Wounded. Dead. Sick. Missing.
Of all the items in the North Otago Museum and the Waitaki District Archive connected with the First World War, I find this one the most moving.
It is a troopship nominal roll for the 10th (North Otago) Company. The 10th were part of the Otago Regiment. The roll was handwritten on the way to Gallipoli. It simply lists the soldiers’ serial numbers, ranks, surnames and initials. Later someone has noted next to each name their fate. It records who is sick, who is wounded, who is missing and who has been killed. Very few soldiers have nothing written next to their name, showing just how destructive the fighting at Gallipoli was.
This roll was presented to the North Otago Pioneer Gallery by Brigadier A.S. Falconer. He had served with the 10th at Gallipoli and his name is recorded in the roll.
There is no note against William Howden’s name, though his personnel file indicates he received a facial wound in August 1915. While William was lucky enough to survive Gallipoli he was later killed in action at the Somme.
James Anderson is listed as sick. James was an Australian labourer working in Oamaru when he enlisted. Initially he recovered from his sickness and was given light duties. Later he was discharged from service due to tuberculosis. His file also notes he had gonorrhea which was a common health problem during the war.
Next to John Booth’s name it is noted that he died of wounds. Before the war John was the Foreman of the Oamaru Volunteer Fire Brigade and he worked as a bootmaker at McDiarmid’s. On 3 May 1915 he received a severe gunshot wound to his right leg and was evacuated to Alexandria. He contracted tetanus and died 12 days later and is buried in Chatby Military and War Memorial Cemetery, Alexandria.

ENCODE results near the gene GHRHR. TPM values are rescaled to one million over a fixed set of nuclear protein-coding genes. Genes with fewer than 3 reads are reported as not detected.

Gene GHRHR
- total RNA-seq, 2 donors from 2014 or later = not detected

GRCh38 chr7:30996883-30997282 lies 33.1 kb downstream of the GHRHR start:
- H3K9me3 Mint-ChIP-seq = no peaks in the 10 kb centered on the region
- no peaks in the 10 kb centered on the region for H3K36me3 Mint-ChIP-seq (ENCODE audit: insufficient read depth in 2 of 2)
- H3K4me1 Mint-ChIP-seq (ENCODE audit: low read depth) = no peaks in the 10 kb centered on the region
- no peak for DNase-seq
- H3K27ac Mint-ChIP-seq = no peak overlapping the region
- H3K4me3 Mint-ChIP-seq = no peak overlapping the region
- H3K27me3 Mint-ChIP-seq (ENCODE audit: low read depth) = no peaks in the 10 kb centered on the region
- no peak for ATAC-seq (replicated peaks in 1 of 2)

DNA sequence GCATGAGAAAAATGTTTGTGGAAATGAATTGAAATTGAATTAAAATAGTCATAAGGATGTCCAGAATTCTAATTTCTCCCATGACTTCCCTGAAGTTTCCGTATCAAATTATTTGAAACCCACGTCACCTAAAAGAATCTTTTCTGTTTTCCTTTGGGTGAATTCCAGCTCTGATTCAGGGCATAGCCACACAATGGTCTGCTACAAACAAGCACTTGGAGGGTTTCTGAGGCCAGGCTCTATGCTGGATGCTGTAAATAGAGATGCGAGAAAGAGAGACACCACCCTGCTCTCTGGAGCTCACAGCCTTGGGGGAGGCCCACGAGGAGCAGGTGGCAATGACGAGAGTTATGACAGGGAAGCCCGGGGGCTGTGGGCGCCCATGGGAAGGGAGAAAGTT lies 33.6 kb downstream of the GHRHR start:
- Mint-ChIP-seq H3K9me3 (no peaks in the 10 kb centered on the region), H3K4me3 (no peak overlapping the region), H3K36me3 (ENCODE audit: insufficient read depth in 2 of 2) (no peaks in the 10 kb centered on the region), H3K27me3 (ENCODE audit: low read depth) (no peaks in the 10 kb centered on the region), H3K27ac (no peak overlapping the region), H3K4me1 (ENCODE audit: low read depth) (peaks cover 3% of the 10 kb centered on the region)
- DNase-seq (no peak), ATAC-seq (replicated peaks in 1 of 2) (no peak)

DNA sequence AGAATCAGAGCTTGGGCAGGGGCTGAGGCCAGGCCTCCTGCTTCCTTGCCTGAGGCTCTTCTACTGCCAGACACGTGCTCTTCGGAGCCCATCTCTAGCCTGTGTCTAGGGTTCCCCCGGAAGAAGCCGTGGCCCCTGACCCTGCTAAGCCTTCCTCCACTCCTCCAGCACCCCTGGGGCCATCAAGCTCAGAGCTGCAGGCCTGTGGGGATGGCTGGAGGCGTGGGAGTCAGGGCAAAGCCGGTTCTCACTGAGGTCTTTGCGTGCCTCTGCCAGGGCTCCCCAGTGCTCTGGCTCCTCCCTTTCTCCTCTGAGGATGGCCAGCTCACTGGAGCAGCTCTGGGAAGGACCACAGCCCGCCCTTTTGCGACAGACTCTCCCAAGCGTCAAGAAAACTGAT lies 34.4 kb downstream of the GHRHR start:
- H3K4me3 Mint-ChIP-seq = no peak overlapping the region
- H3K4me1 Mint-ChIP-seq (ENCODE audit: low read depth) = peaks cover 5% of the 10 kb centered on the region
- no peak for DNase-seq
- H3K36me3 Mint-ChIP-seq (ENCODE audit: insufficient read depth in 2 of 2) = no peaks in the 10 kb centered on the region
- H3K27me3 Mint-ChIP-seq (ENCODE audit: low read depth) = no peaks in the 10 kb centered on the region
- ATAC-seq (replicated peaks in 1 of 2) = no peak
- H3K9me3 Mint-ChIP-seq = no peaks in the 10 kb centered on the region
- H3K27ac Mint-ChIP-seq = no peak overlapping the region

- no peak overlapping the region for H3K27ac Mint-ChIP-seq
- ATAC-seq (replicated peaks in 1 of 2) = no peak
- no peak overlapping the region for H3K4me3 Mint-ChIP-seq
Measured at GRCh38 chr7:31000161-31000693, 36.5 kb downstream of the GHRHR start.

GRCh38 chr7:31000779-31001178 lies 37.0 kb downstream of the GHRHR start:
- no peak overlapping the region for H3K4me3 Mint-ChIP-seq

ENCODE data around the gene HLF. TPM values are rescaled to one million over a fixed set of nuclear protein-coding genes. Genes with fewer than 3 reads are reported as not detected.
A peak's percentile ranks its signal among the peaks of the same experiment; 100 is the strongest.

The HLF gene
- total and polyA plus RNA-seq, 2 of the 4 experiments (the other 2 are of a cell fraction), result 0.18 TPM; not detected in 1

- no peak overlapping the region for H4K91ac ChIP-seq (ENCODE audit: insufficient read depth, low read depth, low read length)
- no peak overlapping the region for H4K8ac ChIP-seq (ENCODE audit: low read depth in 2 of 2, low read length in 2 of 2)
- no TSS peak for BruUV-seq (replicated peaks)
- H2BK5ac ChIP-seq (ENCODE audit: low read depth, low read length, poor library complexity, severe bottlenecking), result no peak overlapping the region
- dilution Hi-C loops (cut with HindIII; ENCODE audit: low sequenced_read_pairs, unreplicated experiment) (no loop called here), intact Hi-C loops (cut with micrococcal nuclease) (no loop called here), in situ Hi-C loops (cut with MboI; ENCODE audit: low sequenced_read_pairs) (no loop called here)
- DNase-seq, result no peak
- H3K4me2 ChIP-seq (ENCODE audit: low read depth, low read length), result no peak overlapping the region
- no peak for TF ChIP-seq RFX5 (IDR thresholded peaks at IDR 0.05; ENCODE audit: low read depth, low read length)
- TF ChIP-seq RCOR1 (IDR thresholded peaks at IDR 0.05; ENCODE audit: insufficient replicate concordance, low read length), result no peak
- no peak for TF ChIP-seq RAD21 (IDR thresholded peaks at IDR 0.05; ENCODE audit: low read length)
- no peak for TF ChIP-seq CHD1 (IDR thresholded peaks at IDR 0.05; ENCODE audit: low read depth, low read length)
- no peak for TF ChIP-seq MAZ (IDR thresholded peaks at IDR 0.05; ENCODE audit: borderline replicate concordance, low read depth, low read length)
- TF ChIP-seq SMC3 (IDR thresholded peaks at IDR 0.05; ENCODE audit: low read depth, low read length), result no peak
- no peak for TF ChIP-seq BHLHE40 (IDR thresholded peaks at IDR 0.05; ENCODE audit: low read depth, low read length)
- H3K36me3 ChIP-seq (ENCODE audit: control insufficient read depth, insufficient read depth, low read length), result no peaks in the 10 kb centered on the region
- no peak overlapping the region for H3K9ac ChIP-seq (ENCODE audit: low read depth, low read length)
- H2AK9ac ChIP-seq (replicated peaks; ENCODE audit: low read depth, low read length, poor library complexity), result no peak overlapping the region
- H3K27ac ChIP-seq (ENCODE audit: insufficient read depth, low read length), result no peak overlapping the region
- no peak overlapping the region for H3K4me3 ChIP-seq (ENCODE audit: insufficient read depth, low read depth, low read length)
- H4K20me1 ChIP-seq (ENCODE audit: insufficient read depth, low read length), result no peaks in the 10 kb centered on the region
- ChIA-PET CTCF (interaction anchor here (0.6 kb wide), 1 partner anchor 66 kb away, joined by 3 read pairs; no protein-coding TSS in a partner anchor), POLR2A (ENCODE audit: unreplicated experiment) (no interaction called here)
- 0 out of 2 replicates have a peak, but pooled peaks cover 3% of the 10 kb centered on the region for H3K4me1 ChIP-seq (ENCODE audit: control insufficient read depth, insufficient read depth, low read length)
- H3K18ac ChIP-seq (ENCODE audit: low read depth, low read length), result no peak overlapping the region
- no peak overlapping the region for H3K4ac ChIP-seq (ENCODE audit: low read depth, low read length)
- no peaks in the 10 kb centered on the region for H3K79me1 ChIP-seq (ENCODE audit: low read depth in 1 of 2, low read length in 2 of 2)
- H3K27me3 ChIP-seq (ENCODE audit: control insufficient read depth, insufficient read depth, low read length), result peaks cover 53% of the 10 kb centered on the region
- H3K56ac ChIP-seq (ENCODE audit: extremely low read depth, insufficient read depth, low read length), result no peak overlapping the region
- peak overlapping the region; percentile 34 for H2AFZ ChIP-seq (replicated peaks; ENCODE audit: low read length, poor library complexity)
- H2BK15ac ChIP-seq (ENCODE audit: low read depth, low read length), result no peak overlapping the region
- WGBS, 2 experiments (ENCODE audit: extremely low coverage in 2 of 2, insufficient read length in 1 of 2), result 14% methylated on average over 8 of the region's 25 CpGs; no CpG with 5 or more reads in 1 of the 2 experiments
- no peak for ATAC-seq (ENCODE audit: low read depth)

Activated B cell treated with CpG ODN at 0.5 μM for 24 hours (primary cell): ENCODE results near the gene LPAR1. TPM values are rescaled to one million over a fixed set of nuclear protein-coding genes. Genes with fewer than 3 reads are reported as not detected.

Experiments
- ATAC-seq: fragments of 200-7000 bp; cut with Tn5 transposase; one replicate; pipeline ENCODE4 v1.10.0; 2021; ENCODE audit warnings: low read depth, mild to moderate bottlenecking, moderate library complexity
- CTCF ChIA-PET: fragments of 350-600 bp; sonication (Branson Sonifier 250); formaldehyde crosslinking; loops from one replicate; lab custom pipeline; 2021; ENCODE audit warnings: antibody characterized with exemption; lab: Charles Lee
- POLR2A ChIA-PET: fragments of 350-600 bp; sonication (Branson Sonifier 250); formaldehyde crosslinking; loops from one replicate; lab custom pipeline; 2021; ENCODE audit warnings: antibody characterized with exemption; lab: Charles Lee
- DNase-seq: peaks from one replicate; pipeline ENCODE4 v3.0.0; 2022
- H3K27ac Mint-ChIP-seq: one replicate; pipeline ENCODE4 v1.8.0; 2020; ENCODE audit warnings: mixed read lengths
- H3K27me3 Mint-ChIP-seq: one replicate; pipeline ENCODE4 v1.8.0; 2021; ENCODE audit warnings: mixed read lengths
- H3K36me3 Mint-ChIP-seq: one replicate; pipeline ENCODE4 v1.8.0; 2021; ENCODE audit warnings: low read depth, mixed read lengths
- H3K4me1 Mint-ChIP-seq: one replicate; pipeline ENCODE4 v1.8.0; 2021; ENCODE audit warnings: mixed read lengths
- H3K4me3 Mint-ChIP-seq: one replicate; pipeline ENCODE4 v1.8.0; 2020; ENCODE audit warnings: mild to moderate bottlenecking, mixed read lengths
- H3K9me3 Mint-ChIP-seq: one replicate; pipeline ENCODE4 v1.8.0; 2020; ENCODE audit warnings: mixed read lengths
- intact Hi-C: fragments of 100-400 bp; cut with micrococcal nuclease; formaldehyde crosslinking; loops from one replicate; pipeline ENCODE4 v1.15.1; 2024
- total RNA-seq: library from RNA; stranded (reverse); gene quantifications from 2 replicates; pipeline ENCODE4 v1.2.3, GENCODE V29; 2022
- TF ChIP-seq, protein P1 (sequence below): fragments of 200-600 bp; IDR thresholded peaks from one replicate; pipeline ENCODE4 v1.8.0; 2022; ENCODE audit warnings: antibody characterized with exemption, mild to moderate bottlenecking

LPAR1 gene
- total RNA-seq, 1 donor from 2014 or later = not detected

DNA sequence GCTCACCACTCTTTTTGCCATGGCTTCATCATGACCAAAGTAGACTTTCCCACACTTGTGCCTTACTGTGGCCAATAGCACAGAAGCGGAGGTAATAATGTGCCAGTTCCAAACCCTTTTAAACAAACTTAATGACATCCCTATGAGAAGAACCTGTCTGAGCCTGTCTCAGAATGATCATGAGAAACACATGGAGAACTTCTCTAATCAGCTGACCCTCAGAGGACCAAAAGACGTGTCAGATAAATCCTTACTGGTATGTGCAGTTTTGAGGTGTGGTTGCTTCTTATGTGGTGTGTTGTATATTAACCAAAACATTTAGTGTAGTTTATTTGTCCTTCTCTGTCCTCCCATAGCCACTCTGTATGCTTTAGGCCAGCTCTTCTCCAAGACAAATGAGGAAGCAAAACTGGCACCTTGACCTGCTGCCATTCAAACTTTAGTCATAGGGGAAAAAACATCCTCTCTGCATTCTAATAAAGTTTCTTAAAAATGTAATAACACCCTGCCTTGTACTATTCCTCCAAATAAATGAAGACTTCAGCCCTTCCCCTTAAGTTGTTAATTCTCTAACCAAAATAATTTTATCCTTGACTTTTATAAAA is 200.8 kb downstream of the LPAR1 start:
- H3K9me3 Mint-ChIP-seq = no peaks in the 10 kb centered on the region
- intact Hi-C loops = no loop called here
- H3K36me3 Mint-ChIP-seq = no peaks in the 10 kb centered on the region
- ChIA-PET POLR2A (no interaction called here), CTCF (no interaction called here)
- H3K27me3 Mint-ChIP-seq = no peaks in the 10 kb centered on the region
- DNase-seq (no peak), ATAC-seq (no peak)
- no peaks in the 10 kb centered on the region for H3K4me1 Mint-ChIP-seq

Thomas Dowd was a Tasmanian Boer War veteran. He is noted as missing. His personnel file shows he was reported wounded and missing on 1 May 1915. A board of enquiry was later held and as no further information was available Thomas was declared dead. He is remembered at the Lone Pine Memorial at Gallipoli.
The letter K for killed in action is penciled next to Walter Rae’s name. He was killed in action on 2 May 1915. Walter was 21 years old. He is also remembered at Lone Pine.
This blog is part of the From Little Towns in a Far Land series. Chloe Searle, Curator of Collections and Exhibitions at the North Otago Museum, shares some of the personal stories behind the Waitaki District's contributions to the First World War.